5 Things to consider before hiring a Dog Trainer
Okay! You’ve made the decision! You need professional help with your dog! But where do you start? Here are 5 things to consider before hiring a dog trainer!
There is so much information out there on the inter-webs. So many videos to watch on YouTube. And they all say something different! With all the confusing and conflicting information out there you are more than likely more frustrated then when you started!
1. Are they qualified to handle your specific situation?
Did you know dog training is an unregulated Industry? YES! Your 16 year old neighbor could build a website and call themselves a dog trainer! Gasp!! You could be hiring a dog trainer that has no experience!
There are certifications from private schools and continuing education courses. These prove that your trainer has had hands-on experience and is dedicated to continuing education to better serve you. However, these do not prove that a person is truly good at working with dogs or has successfully rehabilitated them. Which leads us to number 2!
2. Ask for Referrals and See Proof!!!
The trainer you choose should be able to prove success in dealing with a similar situation. I’m not discounting written or verbal referrals. I’m just saying, that with a video camera always in all of our pockets, there is no reason for a trainer not to have videos of the dogs they have helped. With YouTube and Facebook so easily accessible you should be able to get on either platform and find videos of their work.
If that is not an option, make sure you talk to previous clients of theirs. Preferably ones that had the same issue you are dealing with. Ask them about their experience with hiring a dog trainer, results, and how they are doing now.
3. What are YOUR philosophies? Think about what YOU are comfortable with!
For example, some people are absolutely opposed to using a training, prong, or e-collar. We happen to believe they are the most effective tools for breaking through the communication gap, when used properly. We believe this because we’ve seen it be successful in thousands of dogs. The dogs don’t lie!
That being said, if you are one of those people that are opposed, we would not be the right trainers for you. You will likely have many trainers to pick from in your area. Make sure that the trainer you choose agrees with and supports your own philosophies. You are the one that’s going to have to live with and work with your dog everyday!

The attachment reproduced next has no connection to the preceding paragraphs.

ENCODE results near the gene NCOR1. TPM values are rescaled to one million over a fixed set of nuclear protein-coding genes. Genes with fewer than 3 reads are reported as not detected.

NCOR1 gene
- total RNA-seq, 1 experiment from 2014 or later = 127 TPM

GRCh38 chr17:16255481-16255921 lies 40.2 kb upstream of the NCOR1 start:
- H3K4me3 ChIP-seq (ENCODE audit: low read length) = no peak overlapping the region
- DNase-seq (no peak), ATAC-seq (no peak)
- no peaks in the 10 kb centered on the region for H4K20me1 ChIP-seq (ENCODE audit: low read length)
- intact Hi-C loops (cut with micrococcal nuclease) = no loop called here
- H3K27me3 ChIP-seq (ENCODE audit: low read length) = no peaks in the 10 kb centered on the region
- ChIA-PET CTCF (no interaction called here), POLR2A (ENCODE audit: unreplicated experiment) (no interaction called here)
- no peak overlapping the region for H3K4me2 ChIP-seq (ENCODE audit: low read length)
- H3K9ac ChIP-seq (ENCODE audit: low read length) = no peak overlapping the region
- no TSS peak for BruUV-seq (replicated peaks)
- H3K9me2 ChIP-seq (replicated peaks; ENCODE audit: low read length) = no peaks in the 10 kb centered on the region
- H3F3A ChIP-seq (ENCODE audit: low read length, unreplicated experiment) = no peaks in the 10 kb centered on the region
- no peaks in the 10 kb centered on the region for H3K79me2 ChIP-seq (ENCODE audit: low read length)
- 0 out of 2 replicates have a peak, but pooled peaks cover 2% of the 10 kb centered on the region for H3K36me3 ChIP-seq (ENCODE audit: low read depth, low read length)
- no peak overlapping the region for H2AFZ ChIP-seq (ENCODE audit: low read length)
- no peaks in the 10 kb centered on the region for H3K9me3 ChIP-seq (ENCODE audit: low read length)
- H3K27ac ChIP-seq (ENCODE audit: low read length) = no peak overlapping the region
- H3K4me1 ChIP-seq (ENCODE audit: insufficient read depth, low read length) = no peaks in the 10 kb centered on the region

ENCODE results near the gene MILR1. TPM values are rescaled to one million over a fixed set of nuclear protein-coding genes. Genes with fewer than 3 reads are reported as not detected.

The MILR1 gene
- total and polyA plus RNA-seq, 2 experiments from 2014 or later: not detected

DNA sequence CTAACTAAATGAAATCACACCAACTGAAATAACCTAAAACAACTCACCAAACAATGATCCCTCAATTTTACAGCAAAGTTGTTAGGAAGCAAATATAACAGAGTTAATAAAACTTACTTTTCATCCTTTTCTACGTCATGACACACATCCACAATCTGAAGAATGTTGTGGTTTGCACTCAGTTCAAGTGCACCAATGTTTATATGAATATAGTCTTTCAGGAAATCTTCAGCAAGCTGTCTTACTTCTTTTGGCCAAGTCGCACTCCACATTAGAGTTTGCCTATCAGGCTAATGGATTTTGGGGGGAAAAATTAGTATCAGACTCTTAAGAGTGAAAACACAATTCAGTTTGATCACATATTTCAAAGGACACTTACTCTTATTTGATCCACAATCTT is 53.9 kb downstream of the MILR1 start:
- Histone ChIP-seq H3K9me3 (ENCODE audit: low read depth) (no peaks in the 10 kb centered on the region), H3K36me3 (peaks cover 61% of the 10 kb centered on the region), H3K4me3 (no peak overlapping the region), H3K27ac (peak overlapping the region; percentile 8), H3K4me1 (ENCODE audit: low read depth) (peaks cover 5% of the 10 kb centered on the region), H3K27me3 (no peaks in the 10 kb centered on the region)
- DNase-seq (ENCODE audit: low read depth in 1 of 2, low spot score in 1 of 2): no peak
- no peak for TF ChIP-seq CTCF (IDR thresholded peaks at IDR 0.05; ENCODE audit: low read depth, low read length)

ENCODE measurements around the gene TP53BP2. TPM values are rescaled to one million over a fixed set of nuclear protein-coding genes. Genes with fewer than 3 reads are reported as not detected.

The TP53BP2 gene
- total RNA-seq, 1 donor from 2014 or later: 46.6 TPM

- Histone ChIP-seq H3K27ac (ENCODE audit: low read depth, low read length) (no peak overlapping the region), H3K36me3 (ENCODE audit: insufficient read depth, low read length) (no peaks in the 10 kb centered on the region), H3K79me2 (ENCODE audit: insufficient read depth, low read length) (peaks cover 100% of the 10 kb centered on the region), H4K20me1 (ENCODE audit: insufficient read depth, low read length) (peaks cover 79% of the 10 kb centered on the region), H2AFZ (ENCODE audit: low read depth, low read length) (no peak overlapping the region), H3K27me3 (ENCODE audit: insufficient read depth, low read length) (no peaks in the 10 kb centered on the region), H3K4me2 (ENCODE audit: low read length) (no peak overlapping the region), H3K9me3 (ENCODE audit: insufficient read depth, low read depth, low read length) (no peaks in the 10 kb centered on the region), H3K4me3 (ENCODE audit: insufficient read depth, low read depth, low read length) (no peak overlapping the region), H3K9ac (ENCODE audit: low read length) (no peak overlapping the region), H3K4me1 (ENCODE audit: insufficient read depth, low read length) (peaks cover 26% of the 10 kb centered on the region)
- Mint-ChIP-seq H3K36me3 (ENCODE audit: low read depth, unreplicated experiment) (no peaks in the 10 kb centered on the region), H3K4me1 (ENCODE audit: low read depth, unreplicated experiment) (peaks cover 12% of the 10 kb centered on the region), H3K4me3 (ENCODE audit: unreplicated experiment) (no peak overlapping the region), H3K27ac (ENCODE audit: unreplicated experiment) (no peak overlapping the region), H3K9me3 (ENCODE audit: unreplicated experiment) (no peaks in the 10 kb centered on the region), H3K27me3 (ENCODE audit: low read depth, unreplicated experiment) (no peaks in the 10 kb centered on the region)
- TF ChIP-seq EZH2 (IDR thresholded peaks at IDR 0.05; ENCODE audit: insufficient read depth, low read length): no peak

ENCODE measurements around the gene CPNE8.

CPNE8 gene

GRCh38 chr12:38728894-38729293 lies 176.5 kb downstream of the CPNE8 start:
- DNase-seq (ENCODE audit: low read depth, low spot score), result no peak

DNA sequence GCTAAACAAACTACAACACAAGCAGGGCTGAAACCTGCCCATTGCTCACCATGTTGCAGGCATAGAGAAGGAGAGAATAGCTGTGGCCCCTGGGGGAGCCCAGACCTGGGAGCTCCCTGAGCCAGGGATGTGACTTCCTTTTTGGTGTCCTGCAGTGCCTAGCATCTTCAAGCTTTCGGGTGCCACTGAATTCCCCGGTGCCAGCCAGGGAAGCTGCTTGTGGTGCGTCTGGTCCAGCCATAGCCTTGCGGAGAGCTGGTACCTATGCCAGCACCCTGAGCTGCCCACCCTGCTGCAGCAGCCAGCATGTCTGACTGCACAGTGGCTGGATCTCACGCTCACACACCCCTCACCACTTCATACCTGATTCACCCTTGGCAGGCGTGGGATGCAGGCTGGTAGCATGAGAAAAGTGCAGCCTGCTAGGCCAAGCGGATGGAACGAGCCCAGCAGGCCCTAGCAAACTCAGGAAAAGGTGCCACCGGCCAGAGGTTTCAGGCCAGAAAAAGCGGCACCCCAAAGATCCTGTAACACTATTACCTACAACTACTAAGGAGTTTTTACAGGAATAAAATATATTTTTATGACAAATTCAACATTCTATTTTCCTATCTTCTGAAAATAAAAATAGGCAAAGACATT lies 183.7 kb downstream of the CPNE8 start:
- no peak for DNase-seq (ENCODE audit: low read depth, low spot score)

4. How much money should I be spending?
This will vary widely as well. However, there are some things keep in mind when looking at investment vs results. First question you should ask yourself is, do I want a group class or private lessons? Group classes will tend to be cheaper but can be too distracting or overstimulating for some dogs. Private in-home training is going to be more expensive, but also more customized to your situation. Your other option will be a 2-4 week stay at a dog training facility or in a trainers home. These tend to be more expensive because the dog is physically there all day and needs care all day.
Remember, a really successful trainer is going to be busy. A really successful trainer it Is also going to charge more for their knowledge and time. Don’t wait until something has happened to hire a dog trainer.
5. Be clear on expectations for both you and your dog!
Whichever trainer you choose should be able to clearly communicate theories and philosophies to help you get the most out of your experience. They will also emphasize the importance of you being involved and practicing new boundaries, behaviors, and expectations. Training your dog happens every day… whether that’s good or bad, only you will decide. What you allow to continue… will continue! Your trainer should be giving you a solid plan with clear expectations for during and after training. Also, they should be available to you after training for any questions or refreshers needed.
I hope this answered a few questions or made you think more deeply about who is going to be the best fit for you, your family and your dog. Don’t be afraid to ask tough questions… we understand… this is a family member you are trusting us with! We don’t take that lightly and want you to be as informed as possible!
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